Many of TWC's clients and readers are Pro-Life. While sometimes painted as archaic in beliefs and lifestyles most are highly successful, tech savvy, modern Americans. They attend Synagogue, take sacrament as lay Catholics, and worship at Catholic-lite mainstream protestant churches. There's a goodly share of Fundies, including those who hang with outfits like Calvary Chapel and the Vineyard. Although often surprising to the other side, when you get past the cookie cutter stereotyping it turns out that a significant number of Pro-Lifers aren't religious at all.
Like the president, most are conflicted when the promise of ending disease as we know it through stem cell research bumps into deeply held values with respect to the sanctity of life and when it actually begins.
William Hurlbut clicks his laptop, and an x-ray pops up on the projection screen behind him. It's a picture of a tumor in a woman's ovary - a ghostly blob floating near the spine. In the middle are several strange, Chiclet-shaped nodules. "Those white opacities," Hurlbut says, "are actually fully formed teeth."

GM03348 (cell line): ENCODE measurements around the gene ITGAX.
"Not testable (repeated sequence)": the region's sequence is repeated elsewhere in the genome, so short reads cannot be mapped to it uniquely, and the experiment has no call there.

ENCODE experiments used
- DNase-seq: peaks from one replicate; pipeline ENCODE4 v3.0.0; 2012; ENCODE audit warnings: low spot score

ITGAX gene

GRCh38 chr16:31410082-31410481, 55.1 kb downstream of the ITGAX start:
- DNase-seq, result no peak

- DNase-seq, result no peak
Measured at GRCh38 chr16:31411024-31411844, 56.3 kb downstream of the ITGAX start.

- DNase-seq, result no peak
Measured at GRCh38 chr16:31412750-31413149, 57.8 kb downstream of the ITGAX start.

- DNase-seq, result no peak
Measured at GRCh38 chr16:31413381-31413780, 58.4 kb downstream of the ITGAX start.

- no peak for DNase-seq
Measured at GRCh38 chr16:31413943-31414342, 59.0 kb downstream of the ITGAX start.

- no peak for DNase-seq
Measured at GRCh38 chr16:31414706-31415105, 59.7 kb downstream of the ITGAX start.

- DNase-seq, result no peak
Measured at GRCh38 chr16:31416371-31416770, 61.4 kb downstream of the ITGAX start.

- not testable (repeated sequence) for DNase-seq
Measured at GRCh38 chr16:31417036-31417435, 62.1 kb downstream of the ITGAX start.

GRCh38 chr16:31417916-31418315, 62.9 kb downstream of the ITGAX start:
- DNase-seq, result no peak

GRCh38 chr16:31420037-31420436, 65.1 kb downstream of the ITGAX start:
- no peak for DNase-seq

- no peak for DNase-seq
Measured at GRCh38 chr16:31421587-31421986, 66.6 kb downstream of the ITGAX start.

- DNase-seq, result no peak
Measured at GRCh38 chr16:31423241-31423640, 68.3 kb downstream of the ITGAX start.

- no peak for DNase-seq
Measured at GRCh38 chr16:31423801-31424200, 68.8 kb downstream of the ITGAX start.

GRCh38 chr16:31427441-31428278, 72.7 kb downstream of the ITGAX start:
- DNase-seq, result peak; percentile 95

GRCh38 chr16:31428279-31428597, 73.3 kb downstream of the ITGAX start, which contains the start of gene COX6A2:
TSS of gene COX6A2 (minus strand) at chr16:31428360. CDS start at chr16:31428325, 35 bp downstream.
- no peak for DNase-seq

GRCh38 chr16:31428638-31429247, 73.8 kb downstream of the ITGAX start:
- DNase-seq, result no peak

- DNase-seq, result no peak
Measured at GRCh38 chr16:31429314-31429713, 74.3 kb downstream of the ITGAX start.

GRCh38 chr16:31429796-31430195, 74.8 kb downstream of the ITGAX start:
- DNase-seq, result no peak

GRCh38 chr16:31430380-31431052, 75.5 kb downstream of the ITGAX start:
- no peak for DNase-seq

Hurlbut advocates genetically altering cloned embryos so...they wouldn't have the DNA necessary to become viable humans. For the first few days of existence, they would grow normally and produce stem cells, but then die when a critical embryonic component - say, a placenta - failed to emerge. "They would have no coherent drive in the direction of mature human form," Hurlbut tells the crowd.
"It's analogous to growing skin in a tissue culture. Such an entity would never rise to the level of a human being." You could grow them in vats, kill them at will, and never risk offending God. As both a medical doctor and a deeply religious Christian, Hurlbut borrows from each side: It's a theological breakthrough in the form of a scientific technique.
Exciting stuff. Whole thing at Wired Magazine.